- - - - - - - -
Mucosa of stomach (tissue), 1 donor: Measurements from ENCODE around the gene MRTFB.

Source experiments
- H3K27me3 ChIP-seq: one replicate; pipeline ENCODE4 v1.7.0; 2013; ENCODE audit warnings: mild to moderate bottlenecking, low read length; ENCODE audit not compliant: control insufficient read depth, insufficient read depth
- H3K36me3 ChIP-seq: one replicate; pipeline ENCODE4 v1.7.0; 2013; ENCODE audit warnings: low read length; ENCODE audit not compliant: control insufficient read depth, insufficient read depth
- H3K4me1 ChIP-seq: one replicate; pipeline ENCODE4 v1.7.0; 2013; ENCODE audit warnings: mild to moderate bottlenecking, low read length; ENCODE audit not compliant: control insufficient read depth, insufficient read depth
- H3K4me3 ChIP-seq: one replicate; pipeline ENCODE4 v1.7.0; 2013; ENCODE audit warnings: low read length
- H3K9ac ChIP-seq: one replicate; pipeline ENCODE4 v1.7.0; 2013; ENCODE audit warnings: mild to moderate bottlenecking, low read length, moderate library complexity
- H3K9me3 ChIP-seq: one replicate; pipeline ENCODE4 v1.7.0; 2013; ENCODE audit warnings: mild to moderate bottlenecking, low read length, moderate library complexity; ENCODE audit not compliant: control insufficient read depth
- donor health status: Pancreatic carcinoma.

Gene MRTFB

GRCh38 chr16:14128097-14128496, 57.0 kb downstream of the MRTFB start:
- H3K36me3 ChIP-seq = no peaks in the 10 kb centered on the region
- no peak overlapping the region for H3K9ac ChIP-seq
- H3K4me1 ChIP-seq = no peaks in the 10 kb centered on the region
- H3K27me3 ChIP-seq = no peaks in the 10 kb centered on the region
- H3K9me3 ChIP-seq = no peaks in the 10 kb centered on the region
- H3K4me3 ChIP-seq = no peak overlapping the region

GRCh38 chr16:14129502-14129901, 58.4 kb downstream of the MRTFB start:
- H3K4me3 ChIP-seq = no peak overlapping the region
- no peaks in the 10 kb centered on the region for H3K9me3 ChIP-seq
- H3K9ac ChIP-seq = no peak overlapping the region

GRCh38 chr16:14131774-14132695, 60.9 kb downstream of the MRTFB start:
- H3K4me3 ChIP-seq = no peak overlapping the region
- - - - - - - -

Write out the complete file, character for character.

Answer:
Mucosa of stomach (tissue), 1 donor: Measurements from ENCODE around the gene MRTFB.

Source experiments
- H3K27me3 ChIP-seq: one replicate; pipeline ENCODE4 v1.7.0; 2013; ENCODE audit warnings: mild to moderate bottlenecking, low read length; ENCODE audit not compliant: control insufficient read depth, insufficient read depth
- H3K36me3 ChIP-seq: one replicate; pipeline ENCODE4 v1.7.0; 2013; ENCODE audit warnings: low read length; ENCODE audit not compliant: control insufficient read depth, insufficient read depth
- H3K4me1 ChIP-seq: one replicate; pipeline ENCODE4 v1.7.0; 2013; ENCODE audit warnings: mild to moderate bottlenecking, low read length; ENCODE audit not compliant: control insufficient read depth, insufficient read depth
- H3K4me3 ChIP-seq: one replicate; pipeline ENCODE4 v1.7.0; 2013; ENCODE audit warnings: low read length
- H3K9ac ChIP-seq: one replicate; pipeline ENCODE4 v1.7.0; 2013; ENCODE audit warnings: mild to moderate bottlenecking, low read length, moderate library complexity
- H3K9me3 ChIP-seq: one replicate; pipeline ENCODE4 v1.7.0; 2013; ENCODE audit warnings: mild to moderate bottlenecking, low read length, moderate library complexity; ENCODE audit not compliant: control insufficient read depth
- donor health status: Pancreatic carcinoma.

Gene MRTFB

GRCh38 chr16:14128097-14128496, 57.0 kb downstream of the MRTFB start:
- H3K36me3 ChIP-seq = no peaks in the 10 kb centered on the region
- no peak overlapping the region for H3K9ac ChIP-seq
- H3K4me1 ChIP-seq = no peaks in the 10 kb centered on the region
- H3K27me3 ChIP-seq = no peaks in the 10 kb centered on the region
- H3K9me3 ChIP-seq = no peaks in the 10 kb centered on the region
- H3K4me3 ChIP-seq = no peak overlapping the region

GRCh38 chr16:14129502-14129901, 58.4 kb downstream of the MRTFB start:
- H3K4me3 ChIP-seq = no peak overlapping the region
- no peaks in the 10 kb centered on the region for H3K9me3 ChIP-seq
- H3K9ac ChIP-seq = no peak overlapping the region

GRCh38 chr16:14131774-14132695, 60.9 kb downstream of the MRTFB start:
- H3K4me3 ChIP-seq = no peak overlapping the region